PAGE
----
Teachers need help teaching higher-order thinking skills and comprehension. Students need help mastering strategies that will help them understand ideas and nuances of English texts.

The report features Book Punch, a tool that can be used in the classroom to go beyond basic instruction. Book Punch provides interactive, step-by-step writing prompts about books commonly read in schools today.

Book Punch draws on each student's prior knowledge. Students with a wide range of English language abilities can participate in class.

Book Punch scaffolds the thinking and writing processes for students. Titles covered include modern classics such as "Stone Fox," "Maniac Magee" and "The Outsiders."

Using Book Punch students learn to write clear and concise responses -- making personal text connections along the way.

Teachers have also reported that because Book Punch writing activities engage ESL students for long periods of time, they have more free time to give feedback to individual students.

Book Punch was developed based on gold standard, randomized control group research. The evidence shows that Merit improves student achievement for reading comprehension and writing when used to supplement classroom instruction.

The full report is available at the following url:

National Teach Your Kids to Share Day to Take Place April 24

In today's turbulent economic environment, there's a renewed interest among parents to not only teach their children the basics of saving and spending money, but also about the responsibility of sharing and giving back. Thousands of families nationwide have the opportunity to take a first step in this lifelong lesson during the first-ever Teach Your Kids to Share Day.

Thrivent Financial for Lutherans, a faith-based, not-for-profit financial services organization, is introducing Teach Your Kids to Share Day, which will take place at more than 50 sites across the country on the evening of April 24, 2009. The events are open to all adults (parents, grandparents, aunts, uncles, etc.) and children ages 6–10.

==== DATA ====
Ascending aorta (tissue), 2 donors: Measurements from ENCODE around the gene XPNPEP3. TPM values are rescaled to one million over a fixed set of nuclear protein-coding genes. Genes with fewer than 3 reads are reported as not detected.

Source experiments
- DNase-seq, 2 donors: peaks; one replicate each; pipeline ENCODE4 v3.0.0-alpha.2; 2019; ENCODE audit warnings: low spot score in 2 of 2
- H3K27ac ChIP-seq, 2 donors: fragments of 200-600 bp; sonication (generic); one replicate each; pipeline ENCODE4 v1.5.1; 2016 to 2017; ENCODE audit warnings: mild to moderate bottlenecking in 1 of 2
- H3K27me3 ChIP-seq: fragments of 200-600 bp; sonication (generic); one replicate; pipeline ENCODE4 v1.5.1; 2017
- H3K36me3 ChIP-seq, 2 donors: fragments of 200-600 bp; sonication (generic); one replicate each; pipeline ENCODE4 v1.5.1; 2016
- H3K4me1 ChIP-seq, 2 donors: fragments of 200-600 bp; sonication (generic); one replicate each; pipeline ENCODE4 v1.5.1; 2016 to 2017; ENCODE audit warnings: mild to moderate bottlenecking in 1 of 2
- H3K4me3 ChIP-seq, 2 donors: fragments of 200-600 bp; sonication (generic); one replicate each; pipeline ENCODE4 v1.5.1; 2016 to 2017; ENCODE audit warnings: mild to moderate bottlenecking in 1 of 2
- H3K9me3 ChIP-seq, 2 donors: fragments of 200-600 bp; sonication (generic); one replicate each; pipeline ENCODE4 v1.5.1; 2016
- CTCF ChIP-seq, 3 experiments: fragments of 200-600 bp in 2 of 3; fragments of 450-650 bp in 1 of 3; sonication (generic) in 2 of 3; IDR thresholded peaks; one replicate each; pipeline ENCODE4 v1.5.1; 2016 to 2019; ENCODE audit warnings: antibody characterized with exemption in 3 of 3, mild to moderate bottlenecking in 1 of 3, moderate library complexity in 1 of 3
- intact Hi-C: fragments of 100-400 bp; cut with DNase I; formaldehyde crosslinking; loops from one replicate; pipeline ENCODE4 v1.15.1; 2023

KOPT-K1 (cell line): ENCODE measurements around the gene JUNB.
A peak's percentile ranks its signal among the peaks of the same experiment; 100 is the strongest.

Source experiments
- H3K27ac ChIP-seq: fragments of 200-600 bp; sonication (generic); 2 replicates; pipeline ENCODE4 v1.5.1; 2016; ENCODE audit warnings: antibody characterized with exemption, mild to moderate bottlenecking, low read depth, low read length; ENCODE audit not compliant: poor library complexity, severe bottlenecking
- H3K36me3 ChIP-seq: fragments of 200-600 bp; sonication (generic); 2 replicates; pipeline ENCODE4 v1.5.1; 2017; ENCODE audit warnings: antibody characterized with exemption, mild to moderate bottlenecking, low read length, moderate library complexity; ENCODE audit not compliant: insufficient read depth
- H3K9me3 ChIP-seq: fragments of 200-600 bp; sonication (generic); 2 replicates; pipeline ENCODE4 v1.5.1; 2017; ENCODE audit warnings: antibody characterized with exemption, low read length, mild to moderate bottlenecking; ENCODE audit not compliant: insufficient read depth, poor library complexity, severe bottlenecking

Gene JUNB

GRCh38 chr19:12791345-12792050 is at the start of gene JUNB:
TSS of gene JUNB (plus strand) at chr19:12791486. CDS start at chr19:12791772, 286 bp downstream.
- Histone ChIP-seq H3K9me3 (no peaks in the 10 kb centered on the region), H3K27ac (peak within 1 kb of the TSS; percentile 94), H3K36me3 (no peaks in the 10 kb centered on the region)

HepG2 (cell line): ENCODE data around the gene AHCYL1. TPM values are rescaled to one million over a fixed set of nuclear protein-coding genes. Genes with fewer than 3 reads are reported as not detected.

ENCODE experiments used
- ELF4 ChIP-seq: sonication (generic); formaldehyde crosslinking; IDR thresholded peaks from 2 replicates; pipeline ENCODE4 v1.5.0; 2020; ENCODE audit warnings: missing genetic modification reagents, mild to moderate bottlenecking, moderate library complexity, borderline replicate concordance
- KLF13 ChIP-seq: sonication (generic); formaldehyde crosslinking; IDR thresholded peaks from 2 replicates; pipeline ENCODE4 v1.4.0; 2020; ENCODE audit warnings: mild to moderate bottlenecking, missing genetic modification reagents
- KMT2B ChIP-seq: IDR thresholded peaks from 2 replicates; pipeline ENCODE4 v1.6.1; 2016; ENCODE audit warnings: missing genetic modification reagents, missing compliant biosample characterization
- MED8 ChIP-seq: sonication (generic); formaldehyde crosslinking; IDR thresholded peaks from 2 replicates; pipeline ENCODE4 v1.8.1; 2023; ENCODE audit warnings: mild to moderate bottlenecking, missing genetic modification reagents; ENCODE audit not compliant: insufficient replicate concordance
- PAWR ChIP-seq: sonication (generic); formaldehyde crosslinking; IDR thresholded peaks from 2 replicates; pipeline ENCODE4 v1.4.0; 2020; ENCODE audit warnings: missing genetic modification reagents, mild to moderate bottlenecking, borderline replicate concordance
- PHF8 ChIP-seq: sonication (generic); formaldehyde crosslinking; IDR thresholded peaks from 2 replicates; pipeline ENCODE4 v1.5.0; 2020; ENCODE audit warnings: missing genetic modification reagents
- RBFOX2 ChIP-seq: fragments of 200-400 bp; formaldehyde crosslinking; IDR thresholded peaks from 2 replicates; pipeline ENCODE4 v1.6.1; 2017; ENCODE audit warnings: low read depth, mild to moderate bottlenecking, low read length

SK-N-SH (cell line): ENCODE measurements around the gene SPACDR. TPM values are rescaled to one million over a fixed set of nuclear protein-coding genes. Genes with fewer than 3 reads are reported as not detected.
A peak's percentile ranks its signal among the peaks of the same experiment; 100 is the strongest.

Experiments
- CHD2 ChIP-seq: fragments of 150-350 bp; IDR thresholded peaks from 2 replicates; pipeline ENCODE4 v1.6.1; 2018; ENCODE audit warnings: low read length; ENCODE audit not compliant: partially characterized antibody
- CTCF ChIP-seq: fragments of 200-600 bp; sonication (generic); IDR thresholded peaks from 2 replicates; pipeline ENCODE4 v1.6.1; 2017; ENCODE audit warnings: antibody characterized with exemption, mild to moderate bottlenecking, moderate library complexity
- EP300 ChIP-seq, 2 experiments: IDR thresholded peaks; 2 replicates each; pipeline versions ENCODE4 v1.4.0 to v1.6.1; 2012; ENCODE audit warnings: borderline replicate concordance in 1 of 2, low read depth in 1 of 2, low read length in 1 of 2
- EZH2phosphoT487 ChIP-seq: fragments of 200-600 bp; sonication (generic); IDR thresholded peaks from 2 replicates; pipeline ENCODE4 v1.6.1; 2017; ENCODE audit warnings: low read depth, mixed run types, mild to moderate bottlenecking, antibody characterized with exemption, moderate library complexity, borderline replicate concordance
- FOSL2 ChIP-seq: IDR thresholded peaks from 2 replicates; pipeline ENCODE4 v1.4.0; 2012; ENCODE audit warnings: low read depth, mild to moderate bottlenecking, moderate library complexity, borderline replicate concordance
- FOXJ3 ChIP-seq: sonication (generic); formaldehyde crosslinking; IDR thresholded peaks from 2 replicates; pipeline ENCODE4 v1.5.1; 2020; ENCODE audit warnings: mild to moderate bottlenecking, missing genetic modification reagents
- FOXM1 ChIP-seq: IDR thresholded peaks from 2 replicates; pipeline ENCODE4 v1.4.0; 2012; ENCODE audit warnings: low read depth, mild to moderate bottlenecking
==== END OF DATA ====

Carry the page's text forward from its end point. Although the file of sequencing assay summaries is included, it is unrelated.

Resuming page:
In conjunction with Financial Literacy Month, Thrivent Financial established Teach Your Kids to Share Day to bring families together for interactive and fun workshops to learn about sharing, saving and spending using a values-based approach to money management. This national event is unique as it highlights stewardship and teaching kids about how they can also share their time, skills and money with others.

Held simultaneously at children's museums and other kid-friendly locations across the country, Teach Your Kids to Share Day events will:

  • Explore ways kids can share, save and spend.

  • Discuss the importance of being responsible with money.

  • Give parents practical tips they can use to teach their kids about money.

  • Foster stewardship awareness and behaviors among parents and their kids.

"Instilling sensible money habits in our children is an important life lesson," said Laura Dierke, Teach Your Kids to Share Day program manager for Thrivent Financial. "These events will be lively and interactive and at the same time provide a base for the financial education to continue at home. Thrivent Financial is committed to helping both adults and children learn our how personal values serve as an important foundation for how we use the resources we have."

Parents reflect on values

Through Thrivent Financial's Parents, Kids and Money Matters workshop, adults will gain a better understanding of why it's important to teach kids about financial principles, reflect on the values they want their children to learn and use the concept of stewardship to teach children how to take care of the resources entrusted to them.

Interactive workshops for children
In addition to receiving their very own Money Matters Piggy Bank as a learning tool about sharing, saving and spending, children will participate in a series of interactive activities designed to teach various concepts.

To register: More than 50 child-friendly sites across the United States will be hosting a Teach Your Kids to Share Day event on the evening of April 24, 2009. To find an event happening in their area, individuals can visit or call 800-236-3736. A $10 per family registration fee includes dinner, activities and educational materials.

Bayer Awards $200,000 to National Science Teachers Association

Bayer Corporation's Bayer USA Foundation has awarded the National Science Teachers Association (NSTA) a $200,000 grant to create the Bayer-NSTA Fellows program and to expand the NSTA New Science Teacher Academy.

This latest Bayer USA Foundation grant supports Bayer Corporation's ongoing commitment to improve science education and science literacy through the company-wide Making Science Make Sense(R) program.

Each year for three years, the grant supports 10 early-career middle and high school science teachers with an array of professional development resources and tools. Bayer-NSTA Fellows receive a comprehensive NSTA membership package, online mentoring with trained instructors who teach in the same discipline and the opportunity to participate in a variety of Web-based professional development activities, including Web seminars. They also will receive financial support to attend NSTA's 2009 National Conference on Science Education.

The NSTA New Science Teacher Academy is a year-long professional development program to help reduce the high-attrition rate among science teachers who are new to the profession.